Besides getting the public at large interested in LTCI products, my other concern is that insurers are becoming more reluctant to stay in the long term care market. The current interest rate environment has taken its toll on product availability. As the economy improves, we can only hope the number of LTCI products will increase.

    Q: When selling LTC insurance, a common challenge brokers face is a client’s “I can’t afford it” attitude. What is the best way to get beyond such objections?

    Dyess: Something I feel very strongly about is that the majority of people who want to buy LTCI are willing to apply for the coverage; however, the sticker shock often requires that you educate clients in order to reduce their anxiety about allocating the funds necessary for a potential health care need. Creating the value of a LTCI product is an essential part of overcoming objections to the sale.

    Understanding how valuable that policy will be if they need care goes a long way in reducing their hesitation. Comparing what they are going to pay for long term care to what they will actually pay for a policy is another way to educate clients about the value of LTCI.

    At the end of the day, educating your client that this is a liability nearly three out of four of us face also creates interest and fosters the reality of our personal needs. In our present economy, a lot of people think they can’t afford to buy LTCI, but getting them to believe they can’t afford not to is a more clear and concise objective.

    Fisher: Don’t oversell the need, and solve the problem incrementally with various planning solutions that may serve multiple purposes.

    Q: What advice do you have for producers who are just entering the LTC insurance market? 

    Fisher: They will not be able to be a one-trick pony. They’ll have to have a broad-based knowledge of all of the long term care planning solutions. They also need to work with a brokerage agency that can help them fulfill all of their various training and product needs.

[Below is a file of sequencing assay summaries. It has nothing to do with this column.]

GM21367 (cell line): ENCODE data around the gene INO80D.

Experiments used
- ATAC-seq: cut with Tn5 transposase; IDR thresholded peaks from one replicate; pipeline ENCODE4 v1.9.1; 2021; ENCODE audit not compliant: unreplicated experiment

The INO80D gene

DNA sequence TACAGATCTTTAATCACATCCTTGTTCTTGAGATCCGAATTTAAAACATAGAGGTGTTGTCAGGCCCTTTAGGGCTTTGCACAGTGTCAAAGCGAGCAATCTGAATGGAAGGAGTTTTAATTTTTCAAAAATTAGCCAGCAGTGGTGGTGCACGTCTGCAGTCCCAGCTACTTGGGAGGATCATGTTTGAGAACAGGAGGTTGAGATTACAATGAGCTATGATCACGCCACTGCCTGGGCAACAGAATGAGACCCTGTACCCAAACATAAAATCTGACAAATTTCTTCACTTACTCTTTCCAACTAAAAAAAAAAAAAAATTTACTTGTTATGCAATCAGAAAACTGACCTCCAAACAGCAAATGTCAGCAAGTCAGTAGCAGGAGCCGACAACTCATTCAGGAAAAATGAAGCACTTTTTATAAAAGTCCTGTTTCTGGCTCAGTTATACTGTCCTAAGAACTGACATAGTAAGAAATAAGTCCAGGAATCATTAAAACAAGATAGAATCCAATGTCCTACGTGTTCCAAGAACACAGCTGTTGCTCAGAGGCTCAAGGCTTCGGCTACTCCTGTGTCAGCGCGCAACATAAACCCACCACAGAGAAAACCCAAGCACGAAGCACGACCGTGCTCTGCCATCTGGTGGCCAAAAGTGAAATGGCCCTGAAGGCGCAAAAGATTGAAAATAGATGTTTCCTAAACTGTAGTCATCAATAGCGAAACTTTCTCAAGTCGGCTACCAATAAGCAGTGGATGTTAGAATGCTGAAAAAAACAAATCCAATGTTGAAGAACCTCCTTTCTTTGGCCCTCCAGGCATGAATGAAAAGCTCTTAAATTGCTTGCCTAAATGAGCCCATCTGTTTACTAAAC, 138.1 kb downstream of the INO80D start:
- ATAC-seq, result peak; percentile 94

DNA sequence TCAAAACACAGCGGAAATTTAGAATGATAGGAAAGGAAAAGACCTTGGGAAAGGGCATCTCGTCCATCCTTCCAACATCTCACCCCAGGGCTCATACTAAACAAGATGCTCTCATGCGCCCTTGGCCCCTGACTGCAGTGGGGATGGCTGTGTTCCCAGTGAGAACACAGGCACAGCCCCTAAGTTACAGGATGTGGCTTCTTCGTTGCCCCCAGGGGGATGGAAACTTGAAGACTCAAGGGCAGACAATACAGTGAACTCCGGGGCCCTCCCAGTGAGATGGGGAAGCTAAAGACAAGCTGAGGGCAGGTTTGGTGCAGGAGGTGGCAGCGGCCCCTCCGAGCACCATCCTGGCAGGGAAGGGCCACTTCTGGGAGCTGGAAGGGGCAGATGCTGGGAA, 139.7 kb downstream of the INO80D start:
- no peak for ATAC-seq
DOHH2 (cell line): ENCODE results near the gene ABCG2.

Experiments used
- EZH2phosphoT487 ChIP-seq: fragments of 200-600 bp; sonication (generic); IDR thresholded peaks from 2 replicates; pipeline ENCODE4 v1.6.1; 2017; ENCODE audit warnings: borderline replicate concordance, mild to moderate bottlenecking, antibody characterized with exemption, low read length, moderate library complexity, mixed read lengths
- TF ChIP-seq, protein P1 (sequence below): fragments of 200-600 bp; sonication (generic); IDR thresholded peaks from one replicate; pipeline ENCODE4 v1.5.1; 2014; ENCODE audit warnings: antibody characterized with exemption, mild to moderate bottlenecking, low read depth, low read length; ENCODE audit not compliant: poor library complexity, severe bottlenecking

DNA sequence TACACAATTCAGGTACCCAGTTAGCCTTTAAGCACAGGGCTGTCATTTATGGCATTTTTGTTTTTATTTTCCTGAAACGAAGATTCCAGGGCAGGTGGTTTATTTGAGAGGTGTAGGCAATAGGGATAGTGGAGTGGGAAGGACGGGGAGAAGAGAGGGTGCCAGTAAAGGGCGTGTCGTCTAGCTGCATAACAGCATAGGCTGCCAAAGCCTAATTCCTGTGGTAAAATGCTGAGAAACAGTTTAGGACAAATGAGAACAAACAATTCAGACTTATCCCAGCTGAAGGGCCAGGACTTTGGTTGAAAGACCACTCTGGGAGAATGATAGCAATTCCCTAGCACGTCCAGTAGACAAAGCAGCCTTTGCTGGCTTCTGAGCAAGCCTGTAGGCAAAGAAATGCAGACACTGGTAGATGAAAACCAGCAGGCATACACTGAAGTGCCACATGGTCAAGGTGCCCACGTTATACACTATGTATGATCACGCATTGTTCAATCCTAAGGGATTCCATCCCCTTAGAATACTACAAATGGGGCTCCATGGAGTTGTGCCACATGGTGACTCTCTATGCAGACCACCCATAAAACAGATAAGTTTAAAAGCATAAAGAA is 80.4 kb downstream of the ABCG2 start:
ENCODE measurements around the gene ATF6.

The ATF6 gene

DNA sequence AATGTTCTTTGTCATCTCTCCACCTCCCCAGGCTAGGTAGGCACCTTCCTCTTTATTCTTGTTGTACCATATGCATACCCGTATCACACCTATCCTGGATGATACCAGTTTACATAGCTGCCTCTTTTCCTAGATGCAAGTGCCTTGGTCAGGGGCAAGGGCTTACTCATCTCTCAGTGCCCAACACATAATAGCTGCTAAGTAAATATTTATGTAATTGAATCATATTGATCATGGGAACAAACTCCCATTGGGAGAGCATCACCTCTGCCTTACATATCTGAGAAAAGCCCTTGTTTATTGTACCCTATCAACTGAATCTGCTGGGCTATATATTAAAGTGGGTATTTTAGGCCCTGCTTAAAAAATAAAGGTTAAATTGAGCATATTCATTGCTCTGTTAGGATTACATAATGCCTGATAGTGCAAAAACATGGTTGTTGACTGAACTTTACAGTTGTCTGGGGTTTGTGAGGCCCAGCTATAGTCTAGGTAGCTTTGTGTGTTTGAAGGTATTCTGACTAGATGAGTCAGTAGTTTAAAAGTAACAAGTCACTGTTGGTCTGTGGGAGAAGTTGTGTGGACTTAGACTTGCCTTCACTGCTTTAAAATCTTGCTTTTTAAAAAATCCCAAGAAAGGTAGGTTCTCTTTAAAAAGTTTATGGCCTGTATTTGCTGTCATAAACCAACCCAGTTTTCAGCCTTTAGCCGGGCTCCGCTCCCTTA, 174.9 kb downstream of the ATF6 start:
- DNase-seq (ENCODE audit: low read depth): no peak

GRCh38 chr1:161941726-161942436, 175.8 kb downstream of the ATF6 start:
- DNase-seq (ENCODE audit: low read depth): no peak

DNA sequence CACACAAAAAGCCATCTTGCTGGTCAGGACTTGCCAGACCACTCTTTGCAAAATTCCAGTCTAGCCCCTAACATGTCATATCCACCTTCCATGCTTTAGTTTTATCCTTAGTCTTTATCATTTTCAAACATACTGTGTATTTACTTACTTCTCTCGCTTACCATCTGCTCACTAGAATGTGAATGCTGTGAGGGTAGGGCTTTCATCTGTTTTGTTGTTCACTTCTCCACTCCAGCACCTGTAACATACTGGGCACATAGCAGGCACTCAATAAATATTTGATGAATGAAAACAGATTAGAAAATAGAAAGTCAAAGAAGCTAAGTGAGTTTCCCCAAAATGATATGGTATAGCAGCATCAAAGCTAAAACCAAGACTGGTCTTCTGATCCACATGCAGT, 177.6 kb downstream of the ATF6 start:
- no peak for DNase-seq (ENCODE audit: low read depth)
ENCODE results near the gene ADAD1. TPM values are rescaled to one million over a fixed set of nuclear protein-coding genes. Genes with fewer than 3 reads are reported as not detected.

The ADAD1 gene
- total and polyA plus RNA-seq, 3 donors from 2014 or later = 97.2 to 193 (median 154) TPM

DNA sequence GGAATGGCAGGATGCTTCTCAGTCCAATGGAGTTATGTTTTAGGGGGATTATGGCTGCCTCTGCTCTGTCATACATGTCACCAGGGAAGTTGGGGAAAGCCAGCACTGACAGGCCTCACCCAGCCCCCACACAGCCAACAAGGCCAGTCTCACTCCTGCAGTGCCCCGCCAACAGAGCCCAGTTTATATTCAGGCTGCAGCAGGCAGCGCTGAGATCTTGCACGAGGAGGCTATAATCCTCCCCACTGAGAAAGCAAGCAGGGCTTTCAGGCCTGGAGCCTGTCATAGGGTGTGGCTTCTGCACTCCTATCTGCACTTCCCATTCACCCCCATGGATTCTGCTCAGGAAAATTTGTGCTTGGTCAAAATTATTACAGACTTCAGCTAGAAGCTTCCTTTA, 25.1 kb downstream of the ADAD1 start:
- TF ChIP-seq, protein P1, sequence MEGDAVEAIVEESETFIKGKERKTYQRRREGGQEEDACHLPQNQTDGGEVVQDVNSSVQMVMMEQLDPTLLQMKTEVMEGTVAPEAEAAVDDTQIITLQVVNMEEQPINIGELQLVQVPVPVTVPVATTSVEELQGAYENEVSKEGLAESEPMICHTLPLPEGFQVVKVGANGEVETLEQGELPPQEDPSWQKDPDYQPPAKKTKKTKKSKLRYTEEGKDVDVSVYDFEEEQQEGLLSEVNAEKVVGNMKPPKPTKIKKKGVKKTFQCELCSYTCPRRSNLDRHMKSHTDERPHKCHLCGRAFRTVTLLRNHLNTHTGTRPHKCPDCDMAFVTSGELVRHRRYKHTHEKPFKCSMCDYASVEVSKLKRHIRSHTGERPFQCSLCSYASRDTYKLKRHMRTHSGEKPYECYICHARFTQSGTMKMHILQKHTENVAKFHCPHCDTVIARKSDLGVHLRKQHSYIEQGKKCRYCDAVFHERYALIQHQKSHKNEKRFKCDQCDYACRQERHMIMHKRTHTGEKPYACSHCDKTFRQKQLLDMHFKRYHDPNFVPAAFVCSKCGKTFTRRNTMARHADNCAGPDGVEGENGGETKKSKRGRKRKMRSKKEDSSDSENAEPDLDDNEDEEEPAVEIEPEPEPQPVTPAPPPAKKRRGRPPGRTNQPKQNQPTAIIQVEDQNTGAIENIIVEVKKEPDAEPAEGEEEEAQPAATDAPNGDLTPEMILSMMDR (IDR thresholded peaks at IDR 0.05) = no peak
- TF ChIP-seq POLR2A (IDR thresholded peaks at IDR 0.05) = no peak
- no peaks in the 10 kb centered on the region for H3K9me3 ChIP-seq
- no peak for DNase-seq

Dyess: Being successful in the LTCI marketplace requires more than just an in-depth knowledge of the products available. Having a multi-dimensional knowledge of financial markets and trends goes a long way in overcoming objections. You project an image of being more than just an insurance agent—you are a specialist in a very particular area of the market.

    Understanding and creating the value of a product can’t be emphasized enough. I always find that talking to a person directly about the numbers—what they have actually invested compared to the statistical return on their dollar at claim time—sparks an interest. When people begin to learn the risk that they are taking by not planning for their future, it can be a very sobering experience for them.

    Sometimes you just have to let a client digest what they are really planning for. Don’t be afraid if they initially walk away. It is a big decision. I think sometimes inexperienced producers feel they have to close the deal that minute, which I believe scares the client and is not the proper way to sell this product. Teaching clients that LTCI is something they invest in to give themselves peace of mind is something they will ultimately thank you for, rather than be resentful of.

    Q: What advice would you give to producers who have been in the LTCI market for awhile?

    Dyess: I am constantly amazed at all of the new information out there, and I make it my business to acquire as much knowledge as I can about all the changes in products and legislation. I believe that we must continue educating our politicians so they can assist us by implementing legislation that will be favorable to our clients’ potential long term care needs, such as tax incentives for people who take responsibility and buy LTCI.